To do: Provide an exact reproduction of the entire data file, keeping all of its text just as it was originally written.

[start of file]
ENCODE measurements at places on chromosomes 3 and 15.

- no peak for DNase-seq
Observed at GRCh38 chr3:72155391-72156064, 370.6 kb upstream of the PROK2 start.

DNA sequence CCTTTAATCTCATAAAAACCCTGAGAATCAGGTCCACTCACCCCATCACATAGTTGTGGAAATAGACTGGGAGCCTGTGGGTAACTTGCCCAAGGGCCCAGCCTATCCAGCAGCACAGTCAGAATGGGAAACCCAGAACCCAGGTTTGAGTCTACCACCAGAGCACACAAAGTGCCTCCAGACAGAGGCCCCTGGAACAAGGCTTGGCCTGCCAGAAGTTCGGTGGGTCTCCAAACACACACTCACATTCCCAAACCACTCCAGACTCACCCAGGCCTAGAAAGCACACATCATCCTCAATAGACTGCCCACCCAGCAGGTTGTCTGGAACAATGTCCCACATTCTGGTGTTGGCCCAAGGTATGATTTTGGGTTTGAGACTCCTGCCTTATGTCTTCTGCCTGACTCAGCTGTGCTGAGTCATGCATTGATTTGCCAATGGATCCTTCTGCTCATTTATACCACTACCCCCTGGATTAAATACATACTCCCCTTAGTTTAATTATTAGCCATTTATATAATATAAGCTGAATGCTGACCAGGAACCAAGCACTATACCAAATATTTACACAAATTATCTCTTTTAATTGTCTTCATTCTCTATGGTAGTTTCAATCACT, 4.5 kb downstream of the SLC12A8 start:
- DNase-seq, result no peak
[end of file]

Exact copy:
ENCODE measurements at places on chromosomes 3 and 15.

- no peak for DNase-seq
Observed at GRCh38 chr3:72155391-72156064, 370.6 kb upstream of the PROK2 start.

DNA sequence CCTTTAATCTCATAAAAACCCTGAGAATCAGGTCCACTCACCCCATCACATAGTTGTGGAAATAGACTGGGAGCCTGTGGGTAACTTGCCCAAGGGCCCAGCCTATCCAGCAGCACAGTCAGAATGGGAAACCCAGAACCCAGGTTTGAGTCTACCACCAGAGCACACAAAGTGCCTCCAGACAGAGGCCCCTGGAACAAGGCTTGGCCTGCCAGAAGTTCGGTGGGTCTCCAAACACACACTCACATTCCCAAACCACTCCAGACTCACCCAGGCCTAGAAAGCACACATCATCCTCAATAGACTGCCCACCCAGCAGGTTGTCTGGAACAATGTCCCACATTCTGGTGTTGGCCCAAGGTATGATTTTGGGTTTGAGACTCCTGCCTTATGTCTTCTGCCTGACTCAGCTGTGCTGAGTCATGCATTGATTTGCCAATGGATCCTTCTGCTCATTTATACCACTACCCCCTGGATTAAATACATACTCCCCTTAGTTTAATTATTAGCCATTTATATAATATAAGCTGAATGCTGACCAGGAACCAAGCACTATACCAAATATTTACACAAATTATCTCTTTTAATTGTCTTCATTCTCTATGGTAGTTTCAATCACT, 4.5 kb downstream of the SLC12A8 start:
- DNase-seq, result no peak